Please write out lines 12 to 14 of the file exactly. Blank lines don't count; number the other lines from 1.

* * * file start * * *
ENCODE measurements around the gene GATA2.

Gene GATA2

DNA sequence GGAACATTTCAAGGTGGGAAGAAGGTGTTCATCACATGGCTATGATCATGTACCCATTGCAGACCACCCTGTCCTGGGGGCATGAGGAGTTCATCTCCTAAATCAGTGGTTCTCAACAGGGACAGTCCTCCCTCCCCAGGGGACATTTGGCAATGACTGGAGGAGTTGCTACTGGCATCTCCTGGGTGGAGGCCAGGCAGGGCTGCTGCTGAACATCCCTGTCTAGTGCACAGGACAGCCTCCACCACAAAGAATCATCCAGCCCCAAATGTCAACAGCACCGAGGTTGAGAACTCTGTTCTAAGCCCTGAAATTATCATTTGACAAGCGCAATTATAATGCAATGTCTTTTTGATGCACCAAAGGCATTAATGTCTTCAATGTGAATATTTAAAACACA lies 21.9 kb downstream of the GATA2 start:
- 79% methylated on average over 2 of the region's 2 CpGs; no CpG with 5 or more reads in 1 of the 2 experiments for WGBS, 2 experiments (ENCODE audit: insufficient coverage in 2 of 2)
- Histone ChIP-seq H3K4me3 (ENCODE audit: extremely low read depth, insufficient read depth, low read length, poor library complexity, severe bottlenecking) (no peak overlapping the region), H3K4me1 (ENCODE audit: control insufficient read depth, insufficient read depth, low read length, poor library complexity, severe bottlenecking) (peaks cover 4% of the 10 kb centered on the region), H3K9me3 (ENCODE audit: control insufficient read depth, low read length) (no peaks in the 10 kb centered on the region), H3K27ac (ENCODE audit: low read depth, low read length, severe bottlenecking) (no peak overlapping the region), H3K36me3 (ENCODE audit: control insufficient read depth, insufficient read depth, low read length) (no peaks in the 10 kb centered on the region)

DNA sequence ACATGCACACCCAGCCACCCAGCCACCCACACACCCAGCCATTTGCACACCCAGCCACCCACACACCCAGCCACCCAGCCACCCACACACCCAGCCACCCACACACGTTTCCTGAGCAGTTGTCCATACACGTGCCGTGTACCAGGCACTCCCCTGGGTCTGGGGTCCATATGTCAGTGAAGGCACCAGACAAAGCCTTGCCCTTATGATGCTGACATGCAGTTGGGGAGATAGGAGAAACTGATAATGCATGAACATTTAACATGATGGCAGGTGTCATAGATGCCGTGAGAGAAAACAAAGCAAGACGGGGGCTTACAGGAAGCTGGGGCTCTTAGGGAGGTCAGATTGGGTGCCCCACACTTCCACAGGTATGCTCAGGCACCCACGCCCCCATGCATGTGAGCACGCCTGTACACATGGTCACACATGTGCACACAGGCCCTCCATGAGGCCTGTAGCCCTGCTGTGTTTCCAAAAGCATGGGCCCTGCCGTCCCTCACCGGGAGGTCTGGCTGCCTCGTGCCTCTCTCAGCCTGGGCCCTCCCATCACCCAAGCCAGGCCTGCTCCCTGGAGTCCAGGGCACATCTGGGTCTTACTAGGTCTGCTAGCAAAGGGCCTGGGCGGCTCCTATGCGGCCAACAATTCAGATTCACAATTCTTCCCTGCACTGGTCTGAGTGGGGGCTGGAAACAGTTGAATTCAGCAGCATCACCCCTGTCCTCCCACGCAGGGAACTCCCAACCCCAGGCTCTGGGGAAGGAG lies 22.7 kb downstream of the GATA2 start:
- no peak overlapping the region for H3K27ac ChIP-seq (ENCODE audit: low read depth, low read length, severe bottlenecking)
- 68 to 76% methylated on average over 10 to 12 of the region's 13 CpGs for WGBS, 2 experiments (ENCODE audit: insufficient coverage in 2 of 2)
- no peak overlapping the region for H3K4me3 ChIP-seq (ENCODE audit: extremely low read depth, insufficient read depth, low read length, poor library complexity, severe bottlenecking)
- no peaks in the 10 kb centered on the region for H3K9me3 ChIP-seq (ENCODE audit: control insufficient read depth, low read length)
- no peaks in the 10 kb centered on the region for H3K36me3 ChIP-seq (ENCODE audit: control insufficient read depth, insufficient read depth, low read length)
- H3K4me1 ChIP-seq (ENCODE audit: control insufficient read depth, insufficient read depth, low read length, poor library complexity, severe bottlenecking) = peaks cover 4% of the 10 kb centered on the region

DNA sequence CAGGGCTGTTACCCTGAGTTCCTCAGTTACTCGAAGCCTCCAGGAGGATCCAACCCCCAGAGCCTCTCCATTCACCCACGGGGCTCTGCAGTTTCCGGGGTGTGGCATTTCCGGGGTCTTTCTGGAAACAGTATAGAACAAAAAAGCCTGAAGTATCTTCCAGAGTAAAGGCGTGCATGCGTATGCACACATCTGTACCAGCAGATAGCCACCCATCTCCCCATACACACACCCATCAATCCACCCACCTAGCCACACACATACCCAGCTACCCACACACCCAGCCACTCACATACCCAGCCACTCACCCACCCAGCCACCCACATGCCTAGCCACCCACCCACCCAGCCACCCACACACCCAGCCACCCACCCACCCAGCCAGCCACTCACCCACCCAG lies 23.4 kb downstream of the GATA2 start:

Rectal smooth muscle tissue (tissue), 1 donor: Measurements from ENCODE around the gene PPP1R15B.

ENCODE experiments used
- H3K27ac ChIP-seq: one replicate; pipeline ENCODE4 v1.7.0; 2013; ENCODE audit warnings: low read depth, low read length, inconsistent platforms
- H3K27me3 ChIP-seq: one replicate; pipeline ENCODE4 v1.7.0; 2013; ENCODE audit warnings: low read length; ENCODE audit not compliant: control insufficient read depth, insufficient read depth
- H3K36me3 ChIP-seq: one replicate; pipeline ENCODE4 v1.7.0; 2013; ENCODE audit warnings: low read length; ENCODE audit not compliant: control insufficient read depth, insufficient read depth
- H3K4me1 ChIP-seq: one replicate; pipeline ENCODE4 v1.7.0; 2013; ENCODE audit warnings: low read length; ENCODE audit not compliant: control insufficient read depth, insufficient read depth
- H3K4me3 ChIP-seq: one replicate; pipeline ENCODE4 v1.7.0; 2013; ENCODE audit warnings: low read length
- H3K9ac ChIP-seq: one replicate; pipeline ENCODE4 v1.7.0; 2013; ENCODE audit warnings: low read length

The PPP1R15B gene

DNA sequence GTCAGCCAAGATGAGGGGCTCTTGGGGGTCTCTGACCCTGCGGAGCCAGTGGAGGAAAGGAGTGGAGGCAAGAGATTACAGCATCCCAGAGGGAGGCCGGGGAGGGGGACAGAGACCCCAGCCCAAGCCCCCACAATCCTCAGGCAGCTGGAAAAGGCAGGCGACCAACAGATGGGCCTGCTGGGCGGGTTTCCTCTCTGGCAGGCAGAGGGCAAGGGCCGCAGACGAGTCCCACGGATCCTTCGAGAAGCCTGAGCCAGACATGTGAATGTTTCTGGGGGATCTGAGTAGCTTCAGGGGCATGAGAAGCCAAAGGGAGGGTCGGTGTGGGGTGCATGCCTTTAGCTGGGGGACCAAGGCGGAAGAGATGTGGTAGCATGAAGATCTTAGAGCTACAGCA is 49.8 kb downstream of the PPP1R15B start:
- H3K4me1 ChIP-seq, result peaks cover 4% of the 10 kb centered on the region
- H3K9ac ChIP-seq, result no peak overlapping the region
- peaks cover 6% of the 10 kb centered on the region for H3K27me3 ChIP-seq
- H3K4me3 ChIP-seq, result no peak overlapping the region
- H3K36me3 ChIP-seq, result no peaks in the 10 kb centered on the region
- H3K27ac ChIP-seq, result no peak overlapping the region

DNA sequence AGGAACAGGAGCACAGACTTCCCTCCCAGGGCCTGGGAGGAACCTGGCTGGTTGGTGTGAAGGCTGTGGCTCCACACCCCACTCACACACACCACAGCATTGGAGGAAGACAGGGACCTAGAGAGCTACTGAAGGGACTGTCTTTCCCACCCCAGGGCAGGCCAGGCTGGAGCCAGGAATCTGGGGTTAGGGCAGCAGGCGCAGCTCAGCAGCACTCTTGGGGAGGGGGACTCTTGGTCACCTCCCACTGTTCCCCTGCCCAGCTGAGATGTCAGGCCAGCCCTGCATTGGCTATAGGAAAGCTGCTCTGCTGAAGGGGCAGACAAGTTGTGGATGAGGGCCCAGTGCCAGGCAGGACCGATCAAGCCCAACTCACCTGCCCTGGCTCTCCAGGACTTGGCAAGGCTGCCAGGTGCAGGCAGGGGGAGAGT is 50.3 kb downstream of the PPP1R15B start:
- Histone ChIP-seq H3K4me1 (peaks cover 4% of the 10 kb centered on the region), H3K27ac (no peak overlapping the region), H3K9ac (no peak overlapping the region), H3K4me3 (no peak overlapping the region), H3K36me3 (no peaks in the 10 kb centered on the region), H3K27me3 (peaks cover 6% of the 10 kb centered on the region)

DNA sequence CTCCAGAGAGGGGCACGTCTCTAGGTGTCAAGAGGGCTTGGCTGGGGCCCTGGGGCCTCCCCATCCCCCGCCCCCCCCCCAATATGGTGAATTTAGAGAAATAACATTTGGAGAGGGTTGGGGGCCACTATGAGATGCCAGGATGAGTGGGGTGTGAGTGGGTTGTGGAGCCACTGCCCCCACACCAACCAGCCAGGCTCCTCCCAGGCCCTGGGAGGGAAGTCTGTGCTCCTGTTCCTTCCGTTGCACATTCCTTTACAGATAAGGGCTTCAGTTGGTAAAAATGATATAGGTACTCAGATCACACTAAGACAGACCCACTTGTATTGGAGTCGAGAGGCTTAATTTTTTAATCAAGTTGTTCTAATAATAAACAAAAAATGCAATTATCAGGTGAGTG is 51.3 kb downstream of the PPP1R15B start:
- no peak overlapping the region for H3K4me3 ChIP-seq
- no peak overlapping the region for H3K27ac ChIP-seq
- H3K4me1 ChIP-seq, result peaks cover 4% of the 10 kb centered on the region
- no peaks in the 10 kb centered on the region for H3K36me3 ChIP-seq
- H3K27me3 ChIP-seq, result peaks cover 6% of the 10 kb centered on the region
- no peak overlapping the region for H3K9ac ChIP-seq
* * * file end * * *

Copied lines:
- H3K4me1 ChIP-seq (ENCODE audit: control insufficient read depth, insufficient read depth, low read length, poor library complexity, severe bottlenecking) = peaks cover 4% of the 10 kb centered on the region

DNA sequence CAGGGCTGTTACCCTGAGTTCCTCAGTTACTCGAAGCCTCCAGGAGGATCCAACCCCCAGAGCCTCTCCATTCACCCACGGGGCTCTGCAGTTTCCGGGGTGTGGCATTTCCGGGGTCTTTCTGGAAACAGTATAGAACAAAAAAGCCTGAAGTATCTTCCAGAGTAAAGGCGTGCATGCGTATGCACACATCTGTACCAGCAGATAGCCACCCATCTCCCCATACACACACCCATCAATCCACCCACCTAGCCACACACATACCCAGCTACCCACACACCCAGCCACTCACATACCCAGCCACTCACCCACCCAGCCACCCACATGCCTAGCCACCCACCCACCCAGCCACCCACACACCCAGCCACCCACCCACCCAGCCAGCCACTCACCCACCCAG lies 23.4 kb downstream of the GATA2 start:

Rectal smooth muscle tissue (tissue), 1 donor: Measurements from ENCODE around the gene PPP1R15B.